We need effective contact tracing with privacy protections to open NJ’s economy and save lives.

In NJ, more than 12,000 people in the last three months have died from COVID-19 — more than we lost during all of WWII. During this same time period as Governor Murphy issued his stay-at-home order that shut down all but essential businesses, more than one million people in NJ claimed unemployment and the budget deficit over the next year is now predicted to be close to $10 billion.

During this past week, my committee, the Assembly Science Innovation and Technology Committee, together with the Assembly Community Development and Affairs Committee chaired by Assemblywoman Shavonda Sumter held a hearing on one of the key tools needed to reopen NJ’s economy safely: contact tracing.

Contact tracing has been a weapon in the battle to prevent the spread of communicable diseases for decades. According to the World Health Organization, the eradication of smallpox, for example, was achieved in 1979 not by universal immunization, but by exhaustive contact tracing. Diseases for which contact tracing is commonly performed include tuberculosis, vaccine-preventable infections like measles, sexually transmitted infections (including HIV), blood-borne infections, some serious bacterial infections, and novel infections (e.g. SARS-CoV, H1N1, and COVID-19).

Technology plays a crucial role in contact tracing, and as our world has been more technologically advanced, our personal data have become more vulnerable. While NJ has no plans to develop a contact tracing app that we would download on our phones to track our movements, it does intend to use a central database to store contact tracing data in “the cloud.” This information, collected through telephone calls to those suspected of being in close contact with someone that has tested positive for COVID-19, will include your name, ask about how you are feeling, ask about others with whom you may have had close contact, and ask that you quarantine yourself. You will NEVER be asked for money, your social security number, bank information, immigration status, or other personally protected information.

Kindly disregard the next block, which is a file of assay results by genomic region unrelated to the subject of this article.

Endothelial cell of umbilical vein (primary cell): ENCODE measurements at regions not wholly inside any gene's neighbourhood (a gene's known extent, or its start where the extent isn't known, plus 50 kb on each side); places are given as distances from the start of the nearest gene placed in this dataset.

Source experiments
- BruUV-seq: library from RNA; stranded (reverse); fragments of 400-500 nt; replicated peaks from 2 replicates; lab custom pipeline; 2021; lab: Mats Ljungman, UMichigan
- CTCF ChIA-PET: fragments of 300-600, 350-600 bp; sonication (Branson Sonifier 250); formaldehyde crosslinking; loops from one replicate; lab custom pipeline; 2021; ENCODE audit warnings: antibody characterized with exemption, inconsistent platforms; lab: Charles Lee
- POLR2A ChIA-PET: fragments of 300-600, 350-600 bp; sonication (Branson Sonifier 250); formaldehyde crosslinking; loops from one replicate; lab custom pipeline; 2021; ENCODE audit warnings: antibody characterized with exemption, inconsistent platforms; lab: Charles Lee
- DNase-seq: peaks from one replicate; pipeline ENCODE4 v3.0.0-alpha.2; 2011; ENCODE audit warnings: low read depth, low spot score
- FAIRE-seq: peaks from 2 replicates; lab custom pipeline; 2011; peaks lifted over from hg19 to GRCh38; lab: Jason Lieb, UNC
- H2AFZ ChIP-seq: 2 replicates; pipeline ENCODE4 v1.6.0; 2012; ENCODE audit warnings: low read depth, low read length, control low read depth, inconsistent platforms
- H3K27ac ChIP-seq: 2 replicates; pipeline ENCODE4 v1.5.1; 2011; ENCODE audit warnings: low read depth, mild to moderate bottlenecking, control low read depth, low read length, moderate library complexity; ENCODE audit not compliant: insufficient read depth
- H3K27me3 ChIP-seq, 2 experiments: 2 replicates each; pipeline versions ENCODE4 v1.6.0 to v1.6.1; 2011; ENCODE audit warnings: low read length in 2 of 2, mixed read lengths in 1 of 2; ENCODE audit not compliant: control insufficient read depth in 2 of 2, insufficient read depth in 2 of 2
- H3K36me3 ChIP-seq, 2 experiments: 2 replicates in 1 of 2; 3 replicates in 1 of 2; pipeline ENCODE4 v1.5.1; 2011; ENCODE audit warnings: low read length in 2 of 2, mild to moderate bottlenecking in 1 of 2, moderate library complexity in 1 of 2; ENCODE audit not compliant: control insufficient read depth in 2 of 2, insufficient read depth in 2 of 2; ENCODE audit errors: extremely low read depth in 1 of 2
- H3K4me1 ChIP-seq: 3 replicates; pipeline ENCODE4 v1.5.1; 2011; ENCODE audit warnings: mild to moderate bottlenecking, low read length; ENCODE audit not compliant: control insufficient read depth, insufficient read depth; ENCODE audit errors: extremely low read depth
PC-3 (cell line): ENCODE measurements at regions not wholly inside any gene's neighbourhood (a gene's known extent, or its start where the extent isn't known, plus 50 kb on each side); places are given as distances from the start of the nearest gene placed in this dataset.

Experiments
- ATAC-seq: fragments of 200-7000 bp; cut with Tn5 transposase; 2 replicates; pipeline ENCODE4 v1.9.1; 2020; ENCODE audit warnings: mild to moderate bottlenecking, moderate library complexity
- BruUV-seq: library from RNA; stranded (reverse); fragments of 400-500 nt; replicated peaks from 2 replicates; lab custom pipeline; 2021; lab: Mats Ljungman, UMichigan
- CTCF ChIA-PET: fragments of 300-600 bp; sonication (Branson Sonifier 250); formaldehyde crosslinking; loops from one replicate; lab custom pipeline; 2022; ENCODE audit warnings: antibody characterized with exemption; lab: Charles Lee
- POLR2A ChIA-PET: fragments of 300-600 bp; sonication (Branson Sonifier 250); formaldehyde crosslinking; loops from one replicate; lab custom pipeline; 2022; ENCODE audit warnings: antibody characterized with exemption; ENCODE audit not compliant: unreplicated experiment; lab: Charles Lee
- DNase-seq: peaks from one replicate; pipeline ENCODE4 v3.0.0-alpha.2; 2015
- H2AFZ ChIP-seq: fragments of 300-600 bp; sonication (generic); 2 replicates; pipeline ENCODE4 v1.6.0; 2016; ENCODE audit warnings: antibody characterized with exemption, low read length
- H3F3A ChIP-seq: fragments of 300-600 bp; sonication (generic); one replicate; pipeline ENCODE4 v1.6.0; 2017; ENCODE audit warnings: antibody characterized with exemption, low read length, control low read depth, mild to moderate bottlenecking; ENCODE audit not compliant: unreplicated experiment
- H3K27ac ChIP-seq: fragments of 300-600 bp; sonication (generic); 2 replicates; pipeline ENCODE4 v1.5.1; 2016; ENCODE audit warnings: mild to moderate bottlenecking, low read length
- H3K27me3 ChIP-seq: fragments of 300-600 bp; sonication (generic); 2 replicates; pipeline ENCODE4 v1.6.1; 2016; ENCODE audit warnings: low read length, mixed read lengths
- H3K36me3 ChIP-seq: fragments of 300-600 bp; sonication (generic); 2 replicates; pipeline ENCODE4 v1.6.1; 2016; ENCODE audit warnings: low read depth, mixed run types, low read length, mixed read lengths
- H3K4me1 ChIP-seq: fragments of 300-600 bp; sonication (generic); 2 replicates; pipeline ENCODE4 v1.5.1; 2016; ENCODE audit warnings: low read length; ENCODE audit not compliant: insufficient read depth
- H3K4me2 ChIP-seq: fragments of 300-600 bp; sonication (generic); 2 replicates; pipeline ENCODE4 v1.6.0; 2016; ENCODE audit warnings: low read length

Contract tracing will only work if people willingly participate in the process. And one of the key ways to get that participation is through guarantees of individual privacy, which is why I introduced A4170 that has bipartisan support in the General Assembly. The bill is not about the value of contact tracing or whether it should occur. Rather, the bill focuses on how it should be implemented with an appropriate protection of privacy. This bill provides that public health entities (such as the NJ Department of Health, county and local boards of health) collecting information on an individual for the purposes of contact tracing related to the COVID-19 pandemic, may only use the data for the purposes of completing contact tracing. Furthermore, these public health entities must delete the personal information once contact tracing is complete.

The more we protect a person’s privacy, the more willing they will be to participate honestly in contact tracing. People have to feel comfortable in responding to contact tracers.

This measure also requires that the Commissioner of Health publish website guidelines regarding how collected data may be used and how its security and confidentiality must be ensured. A mechanism where the public can submit comments over a 30-day period must be provided before any NJ Health Department guidance can be finalized.

As NJ continues to reopen and we spend more time with friends, family, and others, we must do everything we can to minimize the spread of this horrible virus that has killed so many. Ensuring that contact tracing is done with the involvement of local community members in a sensitive and caring way yet with strong privacy protections in place is essential.

Andrew Zwicker

The writer is a state assemblyman representing New Jersey 16th legislative district as a Democrat. His district includes parts of Mercer, Middlesex, Somerset, and Hunterdon counties.